In this (re)discovery process predicated on a no-brainer subscription model, publishers are in an ideal position to observe that the classical (physical) best-seller hierarchy is more often than not turned upside down. Subscribers vote with their mice and in the course of doing so books and authors that had been crushed by the physical system regain a lease of life. A lease of life that has led in many cases to new editions of their books which were not supposed to take place to say the least. Another great feeling indeed!
2008 has been a great year not only for pure academic reasons. Thousands of individual subscribers, individuals, families, kids, public library patrons, have communicated their enthusiasm for this very simple notion of having access to a digital library (too) from home or from wherever they are. A fascinating move indeed from institutions with a clear agenda to individuals charactererized by their diversity of tastes, horizons, opportunities, constraints etc... And a rewarding one which has enabled us to spread the gospel abroad.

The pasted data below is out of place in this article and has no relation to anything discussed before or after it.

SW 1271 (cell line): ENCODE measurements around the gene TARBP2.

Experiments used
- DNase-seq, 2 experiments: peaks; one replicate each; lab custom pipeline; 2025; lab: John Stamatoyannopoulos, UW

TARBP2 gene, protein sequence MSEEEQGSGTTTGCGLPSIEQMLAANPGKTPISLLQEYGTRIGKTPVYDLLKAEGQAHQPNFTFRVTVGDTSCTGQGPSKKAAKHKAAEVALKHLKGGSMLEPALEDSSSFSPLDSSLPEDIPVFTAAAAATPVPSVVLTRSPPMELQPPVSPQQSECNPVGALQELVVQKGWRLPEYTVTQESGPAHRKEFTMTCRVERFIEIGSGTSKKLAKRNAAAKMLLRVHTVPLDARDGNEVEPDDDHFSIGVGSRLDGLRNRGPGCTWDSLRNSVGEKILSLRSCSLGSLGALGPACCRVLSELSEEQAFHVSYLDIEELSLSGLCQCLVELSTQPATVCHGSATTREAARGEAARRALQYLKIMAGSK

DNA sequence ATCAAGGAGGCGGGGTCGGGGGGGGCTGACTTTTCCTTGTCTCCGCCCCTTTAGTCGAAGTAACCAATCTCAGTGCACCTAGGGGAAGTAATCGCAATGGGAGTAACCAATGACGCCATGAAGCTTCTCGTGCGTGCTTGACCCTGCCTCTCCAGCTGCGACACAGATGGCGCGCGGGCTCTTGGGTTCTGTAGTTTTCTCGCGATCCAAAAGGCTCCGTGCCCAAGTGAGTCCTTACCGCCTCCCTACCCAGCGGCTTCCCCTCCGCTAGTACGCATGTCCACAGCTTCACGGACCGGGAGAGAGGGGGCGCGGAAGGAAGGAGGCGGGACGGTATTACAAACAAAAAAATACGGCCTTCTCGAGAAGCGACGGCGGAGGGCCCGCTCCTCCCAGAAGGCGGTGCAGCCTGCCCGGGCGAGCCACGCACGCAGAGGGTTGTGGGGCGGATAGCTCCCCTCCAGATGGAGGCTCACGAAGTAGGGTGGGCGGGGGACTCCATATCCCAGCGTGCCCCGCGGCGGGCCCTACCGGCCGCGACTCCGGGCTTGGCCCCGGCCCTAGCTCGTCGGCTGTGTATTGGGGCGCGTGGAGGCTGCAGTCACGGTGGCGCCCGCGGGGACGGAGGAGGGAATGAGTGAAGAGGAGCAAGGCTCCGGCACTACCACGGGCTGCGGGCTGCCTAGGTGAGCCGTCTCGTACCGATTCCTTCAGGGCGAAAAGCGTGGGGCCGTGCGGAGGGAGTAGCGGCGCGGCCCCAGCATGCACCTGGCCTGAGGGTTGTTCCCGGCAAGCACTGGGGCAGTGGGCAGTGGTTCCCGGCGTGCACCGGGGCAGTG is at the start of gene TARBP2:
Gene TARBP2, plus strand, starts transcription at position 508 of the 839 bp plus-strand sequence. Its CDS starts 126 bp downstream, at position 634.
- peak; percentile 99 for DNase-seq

In 2009 Cyberlibris will launch (fully localized) in Spain and Sweden. South and North! Spanish and Swedish publishers have joined the hundreds of French and international publishers who endorse Cyberlibris business proposition. Again, this is a great motive of satisfaction to see that something that was conceived and built "locally" is about to fly under different latitudes: After all, attitude beats latitude!
This does not mean of course that homeland has been neglected or forgotten. In 2009, new services and new applications will be launched spanning many publishers, many territories and, of course, many people: litterature, novels, essays, theology, science etc...